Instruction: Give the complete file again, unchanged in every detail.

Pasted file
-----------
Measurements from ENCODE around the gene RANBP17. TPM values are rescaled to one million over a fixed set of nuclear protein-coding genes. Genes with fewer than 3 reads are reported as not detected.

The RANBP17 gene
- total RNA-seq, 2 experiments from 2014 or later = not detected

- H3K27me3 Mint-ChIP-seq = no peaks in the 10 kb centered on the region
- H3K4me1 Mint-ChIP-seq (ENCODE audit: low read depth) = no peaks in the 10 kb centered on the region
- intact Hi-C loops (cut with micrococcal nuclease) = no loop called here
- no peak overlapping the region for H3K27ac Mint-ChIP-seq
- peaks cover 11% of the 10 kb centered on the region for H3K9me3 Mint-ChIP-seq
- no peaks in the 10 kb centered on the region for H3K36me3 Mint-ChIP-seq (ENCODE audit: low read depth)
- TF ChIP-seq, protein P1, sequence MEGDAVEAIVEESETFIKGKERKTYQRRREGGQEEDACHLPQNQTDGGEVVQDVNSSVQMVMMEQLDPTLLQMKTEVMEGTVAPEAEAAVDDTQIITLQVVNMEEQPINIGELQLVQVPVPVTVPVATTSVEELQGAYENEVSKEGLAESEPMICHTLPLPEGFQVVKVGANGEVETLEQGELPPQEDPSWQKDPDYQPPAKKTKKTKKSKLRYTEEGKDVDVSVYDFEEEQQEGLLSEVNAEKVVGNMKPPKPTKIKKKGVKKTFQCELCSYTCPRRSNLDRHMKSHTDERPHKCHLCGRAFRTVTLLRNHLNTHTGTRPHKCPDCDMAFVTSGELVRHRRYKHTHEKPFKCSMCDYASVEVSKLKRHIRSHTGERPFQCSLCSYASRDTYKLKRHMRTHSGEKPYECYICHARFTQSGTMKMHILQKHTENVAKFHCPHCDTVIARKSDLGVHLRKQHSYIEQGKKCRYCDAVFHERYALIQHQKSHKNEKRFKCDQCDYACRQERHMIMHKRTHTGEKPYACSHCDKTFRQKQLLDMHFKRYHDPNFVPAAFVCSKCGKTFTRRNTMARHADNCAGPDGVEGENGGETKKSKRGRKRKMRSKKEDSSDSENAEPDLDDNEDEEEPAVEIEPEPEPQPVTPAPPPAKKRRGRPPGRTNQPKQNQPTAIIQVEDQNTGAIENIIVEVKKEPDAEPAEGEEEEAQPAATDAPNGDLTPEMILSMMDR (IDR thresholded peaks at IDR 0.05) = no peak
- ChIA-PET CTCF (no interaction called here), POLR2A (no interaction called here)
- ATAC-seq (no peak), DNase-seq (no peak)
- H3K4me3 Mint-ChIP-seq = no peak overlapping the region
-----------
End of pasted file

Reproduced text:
Measurements from ENCODE around the gene RANBP17. TPM values are rescaled to one million over a fixed set of nuclear protein-coding genes. Genes with fewer than 3 reads are reported as not detected.

The RANBP17 gene
- total RNA-seq, 2 experiments from 2014 or later = not detected

- H3K27me3 Mint-ChIP-seq = no peaks in the 10 kb centered on the region
- H3K4me1 Mint-ChIP-seq (ENCODE audit: low read depth) = no peaks in the 10 kb centered on the region
- intact Hi-C loops (cut with micrococcal nuclease) = no loop called here
- no peak overlapping the region for H3K27ac Mint-ChIP-seq
- peaks cover 11% of the 10 kb centered on the region for H3K9me3 Mint-ChIP-seq
- no peaks in the 10 kb centered on the region for H3K36me3 Mint-ChIP-seq (ENCODE audit: low read depth)
- TF ChIP-seq, protein P1, sequence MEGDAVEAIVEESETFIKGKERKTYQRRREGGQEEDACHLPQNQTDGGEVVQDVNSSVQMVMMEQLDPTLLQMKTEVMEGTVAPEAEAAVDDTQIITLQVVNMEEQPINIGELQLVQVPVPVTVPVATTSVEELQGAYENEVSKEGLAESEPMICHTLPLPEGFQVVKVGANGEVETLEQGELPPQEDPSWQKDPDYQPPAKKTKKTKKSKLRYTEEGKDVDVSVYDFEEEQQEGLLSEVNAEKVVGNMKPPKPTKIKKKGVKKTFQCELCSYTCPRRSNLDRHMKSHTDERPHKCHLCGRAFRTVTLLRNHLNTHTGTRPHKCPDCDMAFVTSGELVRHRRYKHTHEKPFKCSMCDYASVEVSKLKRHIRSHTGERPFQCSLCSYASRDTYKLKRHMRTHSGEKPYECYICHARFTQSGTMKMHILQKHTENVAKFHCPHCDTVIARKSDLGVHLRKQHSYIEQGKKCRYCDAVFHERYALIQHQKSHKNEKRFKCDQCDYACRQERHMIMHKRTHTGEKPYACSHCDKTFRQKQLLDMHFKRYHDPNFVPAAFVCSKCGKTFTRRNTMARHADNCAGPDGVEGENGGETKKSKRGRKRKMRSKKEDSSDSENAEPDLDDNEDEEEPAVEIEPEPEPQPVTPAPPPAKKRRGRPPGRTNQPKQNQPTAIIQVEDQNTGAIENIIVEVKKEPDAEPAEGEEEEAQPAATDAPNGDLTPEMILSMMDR (IDR thresholded peaks at IDR 0.05) = no peak
- ChIA-PET CTCF (no interaction called here), POLR2A (no interaction called here)
- ATAC-seq (no peak), DNase-seq (no peak)
- H3K4me3 Mint-ChIP-seq = no peak overlapping the region